Mitosis is a highly complex and regulated sequence of events that occurs exclusively in eukaryotic cells and produces two identical daughter cells from a single parent cell.
Mitosis is split into five phases:
- Prophase - Chromatin condenses to form chromosomes. Centrosomes begin to migrate to opposite poles of the cell.
- Prometaphase - The nuclear envelope breaks down and centrosomes are situated at opposite poles of the cell. Sister chromatids attach to the microtubule spindles.
- Metaphase - Chromosomes align along the equatorial plane.
- Anaphase - The sister chromatids separate and are pulled to opposite poles of the cell along the microtubule spindles.
- Telophase - A new nuclear envelope forms around each set of sister chromatids. The chromatids decondense to chromatin and mitotic spindles start to break down.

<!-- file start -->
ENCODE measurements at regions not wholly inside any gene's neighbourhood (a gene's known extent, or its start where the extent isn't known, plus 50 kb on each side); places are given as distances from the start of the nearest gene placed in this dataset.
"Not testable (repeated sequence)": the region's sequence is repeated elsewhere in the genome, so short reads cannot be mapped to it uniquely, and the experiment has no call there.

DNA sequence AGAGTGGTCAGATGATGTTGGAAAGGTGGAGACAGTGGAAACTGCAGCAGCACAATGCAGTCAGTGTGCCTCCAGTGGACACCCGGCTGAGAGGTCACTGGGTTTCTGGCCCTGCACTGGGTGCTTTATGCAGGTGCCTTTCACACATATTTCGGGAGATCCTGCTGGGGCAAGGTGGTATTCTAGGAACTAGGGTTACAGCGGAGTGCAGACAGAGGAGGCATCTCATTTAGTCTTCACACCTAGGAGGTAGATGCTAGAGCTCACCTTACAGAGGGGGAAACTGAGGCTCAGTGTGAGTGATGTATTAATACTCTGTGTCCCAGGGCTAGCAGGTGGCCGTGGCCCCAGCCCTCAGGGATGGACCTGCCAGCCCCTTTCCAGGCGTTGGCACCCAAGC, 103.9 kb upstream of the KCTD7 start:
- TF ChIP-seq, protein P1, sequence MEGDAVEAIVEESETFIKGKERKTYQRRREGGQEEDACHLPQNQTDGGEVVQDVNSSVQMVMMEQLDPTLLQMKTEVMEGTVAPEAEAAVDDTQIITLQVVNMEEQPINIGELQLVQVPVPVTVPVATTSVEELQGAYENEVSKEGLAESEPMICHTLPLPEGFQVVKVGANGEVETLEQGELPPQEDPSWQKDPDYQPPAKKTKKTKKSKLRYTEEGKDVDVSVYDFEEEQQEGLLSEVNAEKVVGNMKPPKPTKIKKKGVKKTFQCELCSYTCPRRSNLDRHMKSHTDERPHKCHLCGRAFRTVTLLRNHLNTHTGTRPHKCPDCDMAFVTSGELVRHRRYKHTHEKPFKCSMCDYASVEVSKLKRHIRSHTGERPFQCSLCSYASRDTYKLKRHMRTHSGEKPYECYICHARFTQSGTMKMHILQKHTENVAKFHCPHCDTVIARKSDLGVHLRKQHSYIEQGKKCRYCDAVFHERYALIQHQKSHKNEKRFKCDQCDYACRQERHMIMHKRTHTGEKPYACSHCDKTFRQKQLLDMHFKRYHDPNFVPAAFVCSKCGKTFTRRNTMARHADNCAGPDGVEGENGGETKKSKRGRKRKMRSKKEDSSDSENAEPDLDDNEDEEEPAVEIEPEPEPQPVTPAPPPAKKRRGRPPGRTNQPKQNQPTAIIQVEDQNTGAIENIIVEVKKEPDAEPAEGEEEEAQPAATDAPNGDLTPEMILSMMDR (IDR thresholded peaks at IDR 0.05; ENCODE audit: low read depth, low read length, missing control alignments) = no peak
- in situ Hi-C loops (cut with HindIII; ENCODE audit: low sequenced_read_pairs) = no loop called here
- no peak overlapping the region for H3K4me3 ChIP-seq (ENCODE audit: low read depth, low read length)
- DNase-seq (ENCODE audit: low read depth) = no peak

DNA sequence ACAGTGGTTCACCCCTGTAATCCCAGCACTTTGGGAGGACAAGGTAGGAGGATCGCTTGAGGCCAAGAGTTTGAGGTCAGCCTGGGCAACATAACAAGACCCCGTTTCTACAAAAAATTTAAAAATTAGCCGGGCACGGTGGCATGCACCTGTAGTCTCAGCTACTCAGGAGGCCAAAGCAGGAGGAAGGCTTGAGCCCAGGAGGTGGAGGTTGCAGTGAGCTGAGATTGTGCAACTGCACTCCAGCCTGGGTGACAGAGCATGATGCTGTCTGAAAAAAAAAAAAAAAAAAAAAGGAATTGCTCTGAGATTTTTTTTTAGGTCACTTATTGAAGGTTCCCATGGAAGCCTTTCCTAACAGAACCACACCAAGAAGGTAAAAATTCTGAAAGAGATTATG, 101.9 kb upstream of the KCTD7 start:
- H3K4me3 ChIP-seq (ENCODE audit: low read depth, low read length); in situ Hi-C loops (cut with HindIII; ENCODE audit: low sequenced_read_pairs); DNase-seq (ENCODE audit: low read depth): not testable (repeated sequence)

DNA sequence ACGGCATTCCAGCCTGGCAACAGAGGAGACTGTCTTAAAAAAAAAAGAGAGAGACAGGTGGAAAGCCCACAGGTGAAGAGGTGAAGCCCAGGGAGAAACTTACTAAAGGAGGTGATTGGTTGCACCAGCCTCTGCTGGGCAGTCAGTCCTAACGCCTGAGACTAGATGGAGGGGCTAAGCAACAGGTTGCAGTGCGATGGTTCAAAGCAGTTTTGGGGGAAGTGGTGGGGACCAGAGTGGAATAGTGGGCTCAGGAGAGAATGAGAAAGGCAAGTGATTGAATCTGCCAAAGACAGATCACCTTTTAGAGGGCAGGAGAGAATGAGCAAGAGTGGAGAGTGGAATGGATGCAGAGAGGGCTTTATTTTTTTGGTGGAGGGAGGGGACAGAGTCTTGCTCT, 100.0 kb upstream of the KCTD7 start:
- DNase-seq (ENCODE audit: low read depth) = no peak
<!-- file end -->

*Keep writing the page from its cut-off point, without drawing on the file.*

Cytokinesis is a separate process that follows mitosis in order to complete cell division. It involves cleavage of the cytoplasm due to contraction of actin microfilaments that form a ring around the equator of the cell. This results in the formation of two daughter cells, each identical to the parent, that enter interphase at G0.View all products for Mitosis »
Literature for Mitosis
A collection of over 750 products for cancer research, the guide includes research tools for the study of:
- Cancer Metabolism
- Epigenetics in Cancer
- Receptor Signaling
- Cell Cycle and DNA Damage Repair
- Invasion and Metastasis
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March 1, 2017
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